The controversy around arrests of non-citizens at courthouses by Immigration and Customs Enforcement agents has only heightened as more media outlets around the nation shine a light on the practice. In mid-September, New Yorkers were outraged when four undocumented immigrants were arrested by undercover ICE agents at a Brooklyn courthouse. Then on September 18, ICE agents tried to arrest a Latino man outside of an Oregon courthouse during a protest against ICE courthouse arrests. That ended up being an egg on the face of ICE once it was revealed that the person ICE tried to arrest was a U.S. citizen and courthouse employee.
Cities like Denver and powerful judicial voices, including the chief justices of California's and Oregon's supreme courts, have blasted ICE for piggybacking on court dates for non-immigration-related cases to make arrests. The concern is that the arrests undermine trust in the judiciary, and could prevent undocumented individuals from participating in trials out of fear. Denver prosecutors have already had to drop nine domestic-violence cases after witnesses refused to show up to the courthouse, citing concern over ICE agents stalking its hallways. A bulk of the media coverage has focused on individual arrests or on videos, such as those published by the Meyer Law Office in Denver — when the practice was first documented in Colorado.
Then we got our hands on some hard numbers from ICE.
As revealed in our September 21 cover story, "In the Balance," Westword obtained an arrest database from ICE through a Freedom of Information Act request.
The numbers of courthouse arrests were far higher than anyone — city officials included — realized: 31 courthouse arrests in Denver between October 2016 and early May 2017.
This piece presents some visual representations of that information; the interactive graphics below break down the data from ICE's arrest database. If you click or hover over the graphics, you can explore their data values and content.
The first chart (above) shows a month-by-month breakdown of courthouse arrests in Denver from October to May. Prior to Westword obtaining this data, the city had only anecdotal evidence of a handful of arrests – those captured on video by the Meyer Law Office.
Arrests by Offense Type
This timeline shows all 52 courthouse arrests that ICE conducted in Colorado between October 2016 and May 2017. Hovering over each dot reveals the time and location of the arrest, as well as details about the individual that was arrested.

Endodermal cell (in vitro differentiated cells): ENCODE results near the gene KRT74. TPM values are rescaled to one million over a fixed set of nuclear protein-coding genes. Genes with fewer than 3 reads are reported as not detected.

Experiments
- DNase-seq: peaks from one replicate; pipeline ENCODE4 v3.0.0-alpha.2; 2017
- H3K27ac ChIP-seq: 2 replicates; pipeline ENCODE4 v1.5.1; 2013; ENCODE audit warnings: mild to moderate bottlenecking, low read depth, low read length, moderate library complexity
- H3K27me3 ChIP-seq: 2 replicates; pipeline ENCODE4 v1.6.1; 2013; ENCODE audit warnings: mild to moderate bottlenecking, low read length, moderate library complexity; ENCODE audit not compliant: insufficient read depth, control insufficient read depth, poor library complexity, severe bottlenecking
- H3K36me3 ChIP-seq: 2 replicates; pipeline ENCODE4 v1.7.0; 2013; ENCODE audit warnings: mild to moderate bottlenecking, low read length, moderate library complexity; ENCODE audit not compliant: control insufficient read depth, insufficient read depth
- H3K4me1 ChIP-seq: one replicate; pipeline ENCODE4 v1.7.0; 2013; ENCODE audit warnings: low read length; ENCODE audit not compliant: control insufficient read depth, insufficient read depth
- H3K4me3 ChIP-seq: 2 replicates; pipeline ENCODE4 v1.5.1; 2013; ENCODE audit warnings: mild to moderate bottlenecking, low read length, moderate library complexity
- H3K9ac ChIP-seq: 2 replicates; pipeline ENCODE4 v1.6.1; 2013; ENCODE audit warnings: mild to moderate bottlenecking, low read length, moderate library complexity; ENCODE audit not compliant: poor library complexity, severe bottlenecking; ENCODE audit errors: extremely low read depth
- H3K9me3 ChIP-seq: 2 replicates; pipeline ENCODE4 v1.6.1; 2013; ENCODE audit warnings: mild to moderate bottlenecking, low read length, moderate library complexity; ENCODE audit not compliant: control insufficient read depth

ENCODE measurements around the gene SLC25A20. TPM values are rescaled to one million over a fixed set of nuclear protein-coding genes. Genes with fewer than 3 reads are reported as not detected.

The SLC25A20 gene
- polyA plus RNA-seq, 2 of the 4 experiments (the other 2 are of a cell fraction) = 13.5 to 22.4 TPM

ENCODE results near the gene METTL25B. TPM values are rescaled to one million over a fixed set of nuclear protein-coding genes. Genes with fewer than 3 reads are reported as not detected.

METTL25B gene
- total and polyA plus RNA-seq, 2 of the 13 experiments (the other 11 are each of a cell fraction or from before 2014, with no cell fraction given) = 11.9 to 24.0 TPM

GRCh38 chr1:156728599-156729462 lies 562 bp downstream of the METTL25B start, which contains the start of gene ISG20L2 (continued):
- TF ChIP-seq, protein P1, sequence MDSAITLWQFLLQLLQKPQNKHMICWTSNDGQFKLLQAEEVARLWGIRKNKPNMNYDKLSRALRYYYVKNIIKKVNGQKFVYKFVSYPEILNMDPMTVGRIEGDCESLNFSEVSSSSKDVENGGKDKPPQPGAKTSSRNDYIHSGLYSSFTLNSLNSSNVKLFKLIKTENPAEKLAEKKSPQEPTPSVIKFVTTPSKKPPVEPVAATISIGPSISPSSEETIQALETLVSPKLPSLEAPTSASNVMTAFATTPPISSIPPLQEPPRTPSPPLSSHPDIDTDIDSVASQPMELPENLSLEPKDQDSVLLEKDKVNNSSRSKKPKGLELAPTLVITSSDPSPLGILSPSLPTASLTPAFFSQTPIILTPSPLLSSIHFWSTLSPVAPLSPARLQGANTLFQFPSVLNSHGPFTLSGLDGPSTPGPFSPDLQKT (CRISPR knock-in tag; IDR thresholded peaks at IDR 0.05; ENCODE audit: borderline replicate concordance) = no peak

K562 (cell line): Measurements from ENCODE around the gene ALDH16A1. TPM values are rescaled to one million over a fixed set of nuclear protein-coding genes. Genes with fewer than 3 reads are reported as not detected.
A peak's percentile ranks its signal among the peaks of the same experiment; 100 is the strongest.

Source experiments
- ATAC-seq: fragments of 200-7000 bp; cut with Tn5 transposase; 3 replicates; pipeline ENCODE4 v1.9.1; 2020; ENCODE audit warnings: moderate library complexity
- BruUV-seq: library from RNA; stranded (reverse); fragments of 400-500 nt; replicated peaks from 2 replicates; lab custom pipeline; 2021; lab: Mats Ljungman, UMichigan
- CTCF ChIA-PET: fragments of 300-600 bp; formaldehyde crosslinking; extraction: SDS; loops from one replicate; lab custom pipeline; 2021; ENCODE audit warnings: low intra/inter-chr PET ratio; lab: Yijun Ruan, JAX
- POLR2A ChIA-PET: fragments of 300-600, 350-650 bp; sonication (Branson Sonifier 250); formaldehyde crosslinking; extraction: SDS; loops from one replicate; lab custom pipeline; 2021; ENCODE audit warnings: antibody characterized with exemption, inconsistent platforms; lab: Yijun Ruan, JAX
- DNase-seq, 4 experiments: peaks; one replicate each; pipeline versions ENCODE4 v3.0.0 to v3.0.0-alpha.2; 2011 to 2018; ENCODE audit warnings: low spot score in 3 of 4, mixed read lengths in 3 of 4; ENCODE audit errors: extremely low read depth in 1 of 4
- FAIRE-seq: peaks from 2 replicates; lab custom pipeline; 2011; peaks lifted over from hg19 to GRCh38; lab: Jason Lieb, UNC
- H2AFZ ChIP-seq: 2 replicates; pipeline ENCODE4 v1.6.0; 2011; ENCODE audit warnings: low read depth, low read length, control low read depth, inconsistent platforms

Arrests by County
As the map shows, courthouse arrests occurred in three counties: Denver, Arapahoe and Jefferson. By hovering over each county, you can see how many courthouse arrests occurred there.
The graphic above breaks down courthouse arrests by offense type. The smaller, orange arc represents arrestees who were already convicted for felonies. The blue arc represents those with misdemeanor convictions or those who had been charged, but not convicted, for felonies at the time of their arrest by ICE. As our cover story mentioned, this is important, because ICE had its agents sign and agree to follow a protocol that stipulates that ICE will only arrest individuals at courthouses who have at least a felony conviction. The graphic above shows that fewer than half of their targets met those qualifications.
ICE uses convictions, both for felonies and misdemeanors, as justification for targeting individuals for arrest. But as this chart shows, some of their targets were convicted years — sometimes as many as ten years — ago. The pending cases on the left are individuals who were never convicted, only charged, for various offenses before they were arrested at a courthouse.
If you like this story, consider signing up for our email newsletters.
SHOW ME HOW
You have successfully signed up for your selected newsletter(s) - please keep an eye on your mailbox, we're movin' in!
The graphics in this piece were made possible by a coalition of volunteers. Sarah Brunswick and César Cuauhtémoc García Hernández at the University of Denver helped digitize the data from the images that ICE sent us into an interactive, spreadsheet format. Attorney Hans Meyer helped categorize arrests of individuals with misdemeanors vs. felonies. Morgan Hartley coded and built the customized graphics.